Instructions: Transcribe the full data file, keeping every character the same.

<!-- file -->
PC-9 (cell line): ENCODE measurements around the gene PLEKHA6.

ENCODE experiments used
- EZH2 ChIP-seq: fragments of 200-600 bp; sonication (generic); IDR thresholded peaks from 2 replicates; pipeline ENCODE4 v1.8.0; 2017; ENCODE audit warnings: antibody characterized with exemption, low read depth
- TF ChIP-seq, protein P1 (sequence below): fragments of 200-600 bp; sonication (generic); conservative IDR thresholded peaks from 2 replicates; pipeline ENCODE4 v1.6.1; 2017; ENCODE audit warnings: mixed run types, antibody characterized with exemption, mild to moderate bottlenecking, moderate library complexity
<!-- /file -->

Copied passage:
PC-9 (cell line): ENCODE measurements around the gene PLEKHA6.

ENCODE experiments used
- EZH2 ChIP-seq: fragments of 200-600 bp; sonication (generic); IDR thresholded peaks from 2 replicates; pipeline ENCODE4 v1.8.0; 2017; ENCODE audit warnings: antibody characterized with exemption, low read depth
- TF ChIP-seq, protein P1 (sequence below): fragments of 200-600 bp; sonication (generic); conservative IDR thresholded peaks from 2 replicates; pipeline ENCODE4 v1.6.1; 2017; ENCODE audit warnings: mixed run types, antibody characterized with exemption, mild to moderate bottlenecking, moderate library complexity